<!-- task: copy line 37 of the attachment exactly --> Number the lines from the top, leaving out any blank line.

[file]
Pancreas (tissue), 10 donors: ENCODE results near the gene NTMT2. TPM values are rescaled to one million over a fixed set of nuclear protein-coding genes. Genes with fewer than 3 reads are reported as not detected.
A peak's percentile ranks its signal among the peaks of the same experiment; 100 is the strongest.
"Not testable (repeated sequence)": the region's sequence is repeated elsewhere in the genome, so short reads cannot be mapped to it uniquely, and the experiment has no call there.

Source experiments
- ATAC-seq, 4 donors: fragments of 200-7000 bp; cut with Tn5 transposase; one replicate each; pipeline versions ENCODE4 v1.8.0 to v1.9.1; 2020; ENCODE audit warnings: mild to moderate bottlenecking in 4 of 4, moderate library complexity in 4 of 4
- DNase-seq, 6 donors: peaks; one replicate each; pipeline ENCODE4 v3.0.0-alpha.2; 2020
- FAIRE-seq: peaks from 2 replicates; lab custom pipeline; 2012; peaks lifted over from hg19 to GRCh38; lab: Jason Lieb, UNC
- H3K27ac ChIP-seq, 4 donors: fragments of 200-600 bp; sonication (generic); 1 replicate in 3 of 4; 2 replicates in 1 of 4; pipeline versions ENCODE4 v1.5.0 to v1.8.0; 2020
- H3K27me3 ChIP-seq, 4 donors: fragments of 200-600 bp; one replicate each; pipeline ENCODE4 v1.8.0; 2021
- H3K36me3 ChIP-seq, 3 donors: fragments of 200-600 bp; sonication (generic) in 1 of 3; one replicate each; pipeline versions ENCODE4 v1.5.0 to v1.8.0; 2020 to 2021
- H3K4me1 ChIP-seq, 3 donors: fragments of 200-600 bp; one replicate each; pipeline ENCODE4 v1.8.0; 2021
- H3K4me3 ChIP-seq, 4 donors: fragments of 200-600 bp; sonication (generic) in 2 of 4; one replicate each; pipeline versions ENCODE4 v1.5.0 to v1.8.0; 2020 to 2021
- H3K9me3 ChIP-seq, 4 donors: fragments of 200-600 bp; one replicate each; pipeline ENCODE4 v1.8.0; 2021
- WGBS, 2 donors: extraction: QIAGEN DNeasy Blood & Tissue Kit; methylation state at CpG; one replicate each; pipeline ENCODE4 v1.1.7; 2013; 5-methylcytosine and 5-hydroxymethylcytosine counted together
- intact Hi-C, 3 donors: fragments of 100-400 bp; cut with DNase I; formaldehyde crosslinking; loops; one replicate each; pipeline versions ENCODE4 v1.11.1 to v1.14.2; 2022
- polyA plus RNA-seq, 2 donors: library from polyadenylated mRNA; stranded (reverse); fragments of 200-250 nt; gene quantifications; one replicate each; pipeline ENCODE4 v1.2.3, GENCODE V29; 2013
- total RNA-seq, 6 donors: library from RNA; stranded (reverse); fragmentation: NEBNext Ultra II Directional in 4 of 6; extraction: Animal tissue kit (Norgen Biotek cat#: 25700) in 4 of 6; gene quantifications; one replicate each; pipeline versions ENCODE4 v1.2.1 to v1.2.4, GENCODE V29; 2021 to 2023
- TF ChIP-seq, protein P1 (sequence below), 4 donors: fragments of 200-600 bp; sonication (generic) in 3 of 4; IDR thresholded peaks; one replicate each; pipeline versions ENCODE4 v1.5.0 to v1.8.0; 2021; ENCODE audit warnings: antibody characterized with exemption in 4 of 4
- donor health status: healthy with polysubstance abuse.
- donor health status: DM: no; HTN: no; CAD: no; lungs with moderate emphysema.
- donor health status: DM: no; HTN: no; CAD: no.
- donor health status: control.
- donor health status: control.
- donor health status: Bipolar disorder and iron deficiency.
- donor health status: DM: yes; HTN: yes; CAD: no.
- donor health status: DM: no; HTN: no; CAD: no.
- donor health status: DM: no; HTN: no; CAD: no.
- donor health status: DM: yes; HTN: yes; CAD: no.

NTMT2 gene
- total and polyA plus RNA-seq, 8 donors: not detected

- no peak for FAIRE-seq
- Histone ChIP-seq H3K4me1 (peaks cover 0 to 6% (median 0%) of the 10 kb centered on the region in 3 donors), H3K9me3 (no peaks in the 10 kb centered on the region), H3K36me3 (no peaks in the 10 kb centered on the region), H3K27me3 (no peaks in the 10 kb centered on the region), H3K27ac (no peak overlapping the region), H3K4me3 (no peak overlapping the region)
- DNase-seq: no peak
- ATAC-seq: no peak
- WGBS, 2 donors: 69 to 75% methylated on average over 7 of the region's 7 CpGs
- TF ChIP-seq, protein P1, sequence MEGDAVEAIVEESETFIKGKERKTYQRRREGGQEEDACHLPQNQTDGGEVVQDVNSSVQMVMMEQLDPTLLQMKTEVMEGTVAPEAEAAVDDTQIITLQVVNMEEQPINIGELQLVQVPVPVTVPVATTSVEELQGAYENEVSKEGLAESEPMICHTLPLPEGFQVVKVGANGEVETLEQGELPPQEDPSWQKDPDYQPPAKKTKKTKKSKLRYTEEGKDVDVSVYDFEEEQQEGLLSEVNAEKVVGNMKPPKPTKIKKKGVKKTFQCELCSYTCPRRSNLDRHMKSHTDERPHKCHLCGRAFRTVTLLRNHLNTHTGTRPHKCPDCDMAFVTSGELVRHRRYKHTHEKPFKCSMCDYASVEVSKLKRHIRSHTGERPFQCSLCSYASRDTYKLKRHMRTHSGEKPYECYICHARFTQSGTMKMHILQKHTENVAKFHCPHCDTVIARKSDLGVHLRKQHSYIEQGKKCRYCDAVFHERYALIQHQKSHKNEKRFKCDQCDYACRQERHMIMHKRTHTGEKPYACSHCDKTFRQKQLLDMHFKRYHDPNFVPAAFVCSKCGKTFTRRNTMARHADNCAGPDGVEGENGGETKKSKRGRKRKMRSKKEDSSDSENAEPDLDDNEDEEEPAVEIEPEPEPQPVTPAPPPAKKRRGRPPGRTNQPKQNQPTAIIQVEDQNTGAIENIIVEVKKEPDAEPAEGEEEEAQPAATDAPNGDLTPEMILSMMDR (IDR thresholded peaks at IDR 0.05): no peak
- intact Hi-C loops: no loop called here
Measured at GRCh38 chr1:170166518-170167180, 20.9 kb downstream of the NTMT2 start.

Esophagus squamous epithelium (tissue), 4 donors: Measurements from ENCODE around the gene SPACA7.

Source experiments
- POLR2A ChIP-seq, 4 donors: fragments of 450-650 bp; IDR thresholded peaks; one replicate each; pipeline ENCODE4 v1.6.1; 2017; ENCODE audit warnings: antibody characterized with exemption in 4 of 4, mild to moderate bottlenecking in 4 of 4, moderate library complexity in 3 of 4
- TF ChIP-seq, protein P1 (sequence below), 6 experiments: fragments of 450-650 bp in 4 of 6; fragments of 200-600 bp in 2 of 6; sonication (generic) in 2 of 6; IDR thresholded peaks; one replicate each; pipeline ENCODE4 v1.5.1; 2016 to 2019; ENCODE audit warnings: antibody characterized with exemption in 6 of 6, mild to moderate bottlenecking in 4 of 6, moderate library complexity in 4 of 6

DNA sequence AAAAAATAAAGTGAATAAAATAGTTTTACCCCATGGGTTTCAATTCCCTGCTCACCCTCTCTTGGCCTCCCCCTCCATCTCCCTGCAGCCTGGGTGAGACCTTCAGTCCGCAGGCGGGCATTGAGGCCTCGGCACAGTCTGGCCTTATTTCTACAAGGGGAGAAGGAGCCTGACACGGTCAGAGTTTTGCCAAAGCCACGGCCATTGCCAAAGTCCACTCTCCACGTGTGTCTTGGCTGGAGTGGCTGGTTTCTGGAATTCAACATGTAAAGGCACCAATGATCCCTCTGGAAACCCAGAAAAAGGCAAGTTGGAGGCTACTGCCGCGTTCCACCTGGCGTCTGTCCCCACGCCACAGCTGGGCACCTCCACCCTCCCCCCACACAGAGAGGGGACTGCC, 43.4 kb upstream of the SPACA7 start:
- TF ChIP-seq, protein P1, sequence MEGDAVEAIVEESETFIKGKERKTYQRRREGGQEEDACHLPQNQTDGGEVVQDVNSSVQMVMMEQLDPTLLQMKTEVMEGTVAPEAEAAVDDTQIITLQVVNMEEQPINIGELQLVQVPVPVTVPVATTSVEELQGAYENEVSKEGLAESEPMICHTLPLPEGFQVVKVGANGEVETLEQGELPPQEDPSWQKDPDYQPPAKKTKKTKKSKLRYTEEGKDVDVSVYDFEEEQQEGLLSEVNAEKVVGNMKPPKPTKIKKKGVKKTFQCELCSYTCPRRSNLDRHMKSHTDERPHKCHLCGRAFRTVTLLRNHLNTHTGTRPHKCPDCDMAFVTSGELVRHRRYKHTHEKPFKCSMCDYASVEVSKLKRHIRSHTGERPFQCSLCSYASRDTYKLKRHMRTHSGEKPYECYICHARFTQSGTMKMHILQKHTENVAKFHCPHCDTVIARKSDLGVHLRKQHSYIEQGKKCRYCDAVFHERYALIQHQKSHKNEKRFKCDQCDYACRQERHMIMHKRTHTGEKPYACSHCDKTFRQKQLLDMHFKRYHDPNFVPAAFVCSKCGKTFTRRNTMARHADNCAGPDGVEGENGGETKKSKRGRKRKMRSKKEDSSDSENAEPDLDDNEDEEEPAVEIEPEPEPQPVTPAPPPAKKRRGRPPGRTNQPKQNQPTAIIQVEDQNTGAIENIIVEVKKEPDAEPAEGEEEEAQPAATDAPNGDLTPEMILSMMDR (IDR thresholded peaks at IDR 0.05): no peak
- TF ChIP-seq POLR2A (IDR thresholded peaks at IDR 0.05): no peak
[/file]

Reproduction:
- intact Hi-C loops: no loop called here